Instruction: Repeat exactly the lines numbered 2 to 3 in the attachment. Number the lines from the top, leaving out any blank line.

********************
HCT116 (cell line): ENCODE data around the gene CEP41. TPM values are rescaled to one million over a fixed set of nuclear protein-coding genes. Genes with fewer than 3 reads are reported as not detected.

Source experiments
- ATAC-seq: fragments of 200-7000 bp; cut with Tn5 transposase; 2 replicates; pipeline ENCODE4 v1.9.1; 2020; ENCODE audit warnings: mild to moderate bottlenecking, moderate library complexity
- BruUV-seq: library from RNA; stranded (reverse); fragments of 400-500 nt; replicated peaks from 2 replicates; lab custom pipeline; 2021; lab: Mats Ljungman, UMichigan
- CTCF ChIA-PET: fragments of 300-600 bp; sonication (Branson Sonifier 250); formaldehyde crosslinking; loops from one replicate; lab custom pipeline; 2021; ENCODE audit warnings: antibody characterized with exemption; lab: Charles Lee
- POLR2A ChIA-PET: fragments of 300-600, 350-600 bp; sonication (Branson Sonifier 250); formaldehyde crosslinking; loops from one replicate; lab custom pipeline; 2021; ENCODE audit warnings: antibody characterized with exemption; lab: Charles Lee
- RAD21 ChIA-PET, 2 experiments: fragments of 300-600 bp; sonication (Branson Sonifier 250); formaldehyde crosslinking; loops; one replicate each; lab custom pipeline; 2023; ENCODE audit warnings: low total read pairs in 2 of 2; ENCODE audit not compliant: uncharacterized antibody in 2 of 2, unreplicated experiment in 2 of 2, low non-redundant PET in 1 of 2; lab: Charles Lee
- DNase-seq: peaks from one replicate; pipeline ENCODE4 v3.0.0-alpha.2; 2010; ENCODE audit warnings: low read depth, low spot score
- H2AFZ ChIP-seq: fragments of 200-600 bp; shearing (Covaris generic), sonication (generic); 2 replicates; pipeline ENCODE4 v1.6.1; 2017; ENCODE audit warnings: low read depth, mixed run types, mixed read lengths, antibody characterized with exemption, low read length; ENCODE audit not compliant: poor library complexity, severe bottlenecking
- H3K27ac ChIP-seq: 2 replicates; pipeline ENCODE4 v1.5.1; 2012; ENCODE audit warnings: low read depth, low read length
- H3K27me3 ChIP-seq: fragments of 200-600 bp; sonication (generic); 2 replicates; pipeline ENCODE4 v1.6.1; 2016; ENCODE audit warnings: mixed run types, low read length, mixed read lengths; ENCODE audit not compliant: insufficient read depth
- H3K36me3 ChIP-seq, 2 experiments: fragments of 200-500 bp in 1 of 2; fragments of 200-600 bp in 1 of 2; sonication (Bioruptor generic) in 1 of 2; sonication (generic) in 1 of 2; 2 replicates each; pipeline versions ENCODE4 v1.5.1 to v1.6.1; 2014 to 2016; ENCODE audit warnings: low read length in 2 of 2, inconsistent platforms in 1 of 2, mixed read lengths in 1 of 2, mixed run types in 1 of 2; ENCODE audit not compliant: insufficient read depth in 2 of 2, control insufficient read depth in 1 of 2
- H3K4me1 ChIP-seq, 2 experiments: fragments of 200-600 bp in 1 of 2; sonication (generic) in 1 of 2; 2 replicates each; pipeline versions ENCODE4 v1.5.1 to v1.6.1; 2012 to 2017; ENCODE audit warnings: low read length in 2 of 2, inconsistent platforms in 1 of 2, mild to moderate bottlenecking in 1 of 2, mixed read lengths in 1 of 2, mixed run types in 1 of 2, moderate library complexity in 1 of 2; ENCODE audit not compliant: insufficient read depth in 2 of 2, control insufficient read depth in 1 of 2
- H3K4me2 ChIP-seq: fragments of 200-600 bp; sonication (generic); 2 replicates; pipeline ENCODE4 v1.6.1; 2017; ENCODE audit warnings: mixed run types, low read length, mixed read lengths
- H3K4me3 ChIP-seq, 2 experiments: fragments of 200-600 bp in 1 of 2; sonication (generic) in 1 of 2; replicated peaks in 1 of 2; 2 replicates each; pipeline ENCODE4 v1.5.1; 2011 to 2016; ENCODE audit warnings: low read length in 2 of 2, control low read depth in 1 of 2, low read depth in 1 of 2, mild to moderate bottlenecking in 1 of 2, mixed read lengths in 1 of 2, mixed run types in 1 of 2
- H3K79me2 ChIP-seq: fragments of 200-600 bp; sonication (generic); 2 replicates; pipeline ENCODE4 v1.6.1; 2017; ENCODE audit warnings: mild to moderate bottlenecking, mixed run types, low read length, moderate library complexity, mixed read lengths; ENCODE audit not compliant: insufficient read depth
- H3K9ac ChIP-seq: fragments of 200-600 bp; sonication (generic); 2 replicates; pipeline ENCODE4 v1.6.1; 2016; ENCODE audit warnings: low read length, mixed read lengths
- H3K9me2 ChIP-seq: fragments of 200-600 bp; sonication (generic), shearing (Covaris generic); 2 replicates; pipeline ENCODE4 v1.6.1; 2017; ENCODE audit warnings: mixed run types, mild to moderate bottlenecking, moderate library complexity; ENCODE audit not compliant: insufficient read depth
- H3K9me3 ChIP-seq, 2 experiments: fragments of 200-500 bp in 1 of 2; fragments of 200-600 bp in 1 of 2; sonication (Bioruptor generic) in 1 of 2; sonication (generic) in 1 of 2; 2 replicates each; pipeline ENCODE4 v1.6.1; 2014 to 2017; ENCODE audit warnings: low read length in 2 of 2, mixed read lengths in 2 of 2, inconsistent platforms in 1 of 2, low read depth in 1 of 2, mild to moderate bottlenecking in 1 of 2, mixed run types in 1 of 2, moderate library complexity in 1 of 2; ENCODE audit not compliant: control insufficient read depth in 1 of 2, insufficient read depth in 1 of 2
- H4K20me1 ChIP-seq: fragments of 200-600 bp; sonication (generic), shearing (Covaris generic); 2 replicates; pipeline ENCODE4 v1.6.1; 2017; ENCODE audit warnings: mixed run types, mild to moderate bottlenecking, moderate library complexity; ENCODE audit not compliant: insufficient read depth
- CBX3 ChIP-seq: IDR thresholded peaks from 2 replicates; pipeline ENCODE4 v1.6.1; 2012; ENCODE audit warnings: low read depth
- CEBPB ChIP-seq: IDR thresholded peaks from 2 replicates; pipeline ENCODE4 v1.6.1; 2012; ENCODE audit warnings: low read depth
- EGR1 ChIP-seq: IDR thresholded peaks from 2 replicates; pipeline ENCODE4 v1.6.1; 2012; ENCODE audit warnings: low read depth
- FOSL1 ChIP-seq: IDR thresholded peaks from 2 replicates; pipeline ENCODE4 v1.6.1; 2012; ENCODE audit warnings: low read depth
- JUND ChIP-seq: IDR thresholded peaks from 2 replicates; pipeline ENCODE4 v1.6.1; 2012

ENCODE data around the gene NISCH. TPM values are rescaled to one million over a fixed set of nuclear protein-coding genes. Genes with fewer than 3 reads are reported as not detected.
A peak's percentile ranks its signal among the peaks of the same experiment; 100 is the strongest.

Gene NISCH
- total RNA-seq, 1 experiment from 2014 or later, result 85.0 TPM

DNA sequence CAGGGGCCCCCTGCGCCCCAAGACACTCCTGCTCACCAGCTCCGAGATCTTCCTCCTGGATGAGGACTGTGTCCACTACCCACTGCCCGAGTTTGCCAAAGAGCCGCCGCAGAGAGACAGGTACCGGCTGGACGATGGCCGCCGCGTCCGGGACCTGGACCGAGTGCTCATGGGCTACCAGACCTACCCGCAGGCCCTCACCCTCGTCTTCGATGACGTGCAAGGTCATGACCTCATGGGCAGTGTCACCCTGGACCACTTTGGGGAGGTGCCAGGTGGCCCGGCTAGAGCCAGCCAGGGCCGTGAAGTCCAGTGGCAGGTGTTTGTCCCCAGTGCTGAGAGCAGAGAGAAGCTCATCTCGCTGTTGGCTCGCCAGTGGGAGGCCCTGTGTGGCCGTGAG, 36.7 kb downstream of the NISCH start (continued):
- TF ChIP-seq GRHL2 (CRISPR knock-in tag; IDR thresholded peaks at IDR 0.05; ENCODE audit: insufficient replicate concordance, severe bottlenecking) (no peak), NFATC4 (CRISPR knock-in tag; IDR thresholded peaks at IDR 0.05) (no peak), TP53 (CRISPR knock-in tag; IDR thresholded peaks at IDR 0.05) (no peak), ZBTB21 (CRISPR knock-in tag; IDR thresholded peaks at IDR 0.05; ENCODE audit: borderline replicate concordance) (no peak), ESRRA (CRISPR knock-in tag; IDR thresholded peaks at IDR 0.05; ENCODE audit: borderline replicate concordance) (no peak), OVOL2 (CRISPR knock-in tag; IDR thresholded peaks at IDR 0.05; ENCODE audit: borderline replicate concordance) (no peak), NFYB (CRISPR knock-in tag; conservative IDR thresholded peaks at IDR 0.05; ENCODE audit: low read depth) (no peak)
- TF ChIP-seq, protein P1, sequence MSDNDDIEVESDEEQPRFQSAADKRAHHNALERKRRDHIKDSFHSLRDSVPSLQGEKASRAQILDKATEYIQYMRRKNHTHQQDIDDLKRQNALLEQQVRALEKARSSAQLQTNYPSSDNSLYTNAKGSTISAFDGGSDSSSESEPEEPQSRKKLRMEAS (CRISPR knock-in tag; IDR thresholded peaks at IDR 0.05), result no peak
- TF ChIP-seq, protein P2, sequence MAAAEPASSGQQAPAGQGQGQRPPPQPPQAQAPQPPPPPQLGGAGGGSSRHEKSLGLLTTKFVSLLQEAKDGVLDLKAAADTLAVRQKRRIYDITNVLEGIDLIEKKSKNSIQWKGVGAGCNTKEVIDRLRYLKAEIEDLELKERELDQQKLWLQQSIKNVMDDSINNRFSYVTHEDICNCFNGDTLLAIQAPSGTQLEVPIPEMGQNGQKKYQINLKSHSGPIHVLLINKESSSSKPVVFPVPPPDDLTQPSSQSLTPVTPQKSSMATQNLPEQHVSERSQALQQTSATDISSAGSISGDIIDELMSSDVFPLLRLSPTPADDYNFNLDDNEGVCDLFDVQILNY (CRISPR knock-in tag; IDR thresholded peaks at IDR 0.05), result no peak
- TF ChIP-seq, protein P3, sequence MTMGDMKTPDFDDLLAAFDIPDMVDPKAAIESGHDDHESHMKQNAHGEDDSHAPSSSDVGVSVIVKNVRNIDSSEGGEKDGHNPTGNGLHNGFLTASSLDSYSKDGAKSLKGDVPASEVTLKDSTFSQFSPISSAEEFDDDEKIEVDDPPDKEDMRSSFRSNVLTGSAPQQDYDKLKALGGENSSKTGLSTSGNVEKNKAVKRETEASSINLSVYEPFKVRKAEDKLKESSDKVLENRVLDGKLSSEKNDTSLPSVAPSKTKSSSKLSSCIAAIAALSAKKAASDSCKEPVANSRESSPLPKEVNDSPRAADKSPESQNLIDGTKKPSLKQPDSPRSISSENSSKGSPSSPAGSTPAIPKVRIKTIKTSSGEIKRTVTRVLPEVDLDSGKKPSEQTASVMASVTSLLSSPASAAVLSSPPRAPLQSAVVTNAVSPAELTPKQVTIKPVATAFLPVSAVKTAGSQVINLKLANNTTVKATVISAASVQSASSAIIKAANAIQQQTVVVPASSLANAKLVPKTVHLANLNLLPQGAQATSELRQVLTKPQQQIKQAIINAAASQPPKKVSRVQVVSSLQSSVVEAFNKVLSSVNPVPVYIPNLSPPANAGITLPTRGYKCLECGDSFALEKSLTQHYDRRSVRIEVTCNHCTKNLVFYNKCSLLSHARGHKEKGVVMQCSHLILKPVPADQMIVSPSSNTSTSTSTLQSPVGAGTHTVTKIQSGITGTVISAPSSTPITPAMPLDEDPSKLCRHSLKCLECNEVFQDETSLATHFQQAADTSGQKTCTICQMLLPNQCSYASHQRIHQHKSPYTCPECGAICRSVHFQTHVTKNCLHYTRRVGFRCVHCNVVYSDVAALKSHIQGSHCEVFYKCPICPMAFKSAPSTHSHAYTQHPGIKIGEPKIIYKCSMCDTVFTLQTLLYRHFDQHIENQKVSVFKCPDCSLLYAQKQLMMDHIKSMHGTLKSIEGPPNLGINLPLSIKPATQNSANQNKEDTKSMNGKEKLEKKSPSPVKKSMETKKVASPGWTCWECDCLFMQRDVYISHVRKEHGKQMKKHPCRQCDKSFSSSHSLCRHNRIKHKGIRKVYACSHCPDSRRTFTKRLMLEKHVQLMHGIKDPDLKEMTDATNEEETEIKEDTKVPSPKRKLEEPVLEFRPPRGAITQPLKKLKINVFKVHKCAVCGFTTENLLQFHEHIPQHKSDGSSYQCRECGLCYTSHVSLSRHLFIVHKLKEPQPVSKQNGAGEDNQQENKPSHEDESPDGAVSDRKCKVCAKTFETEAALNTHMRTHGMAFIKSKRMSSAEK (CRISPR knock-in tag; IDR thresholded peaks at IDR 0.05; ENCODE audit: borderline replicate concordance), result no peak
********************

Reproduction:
Source experiments
- ATAC-seq: fragments of 200-7000 bp; cut with Tn5 transposase; 2 replicates; pipeline ENCODE4 v1.9.1; 2020; ENCODE audit warnings: mild to moderate bottlenecking, moderate library complexity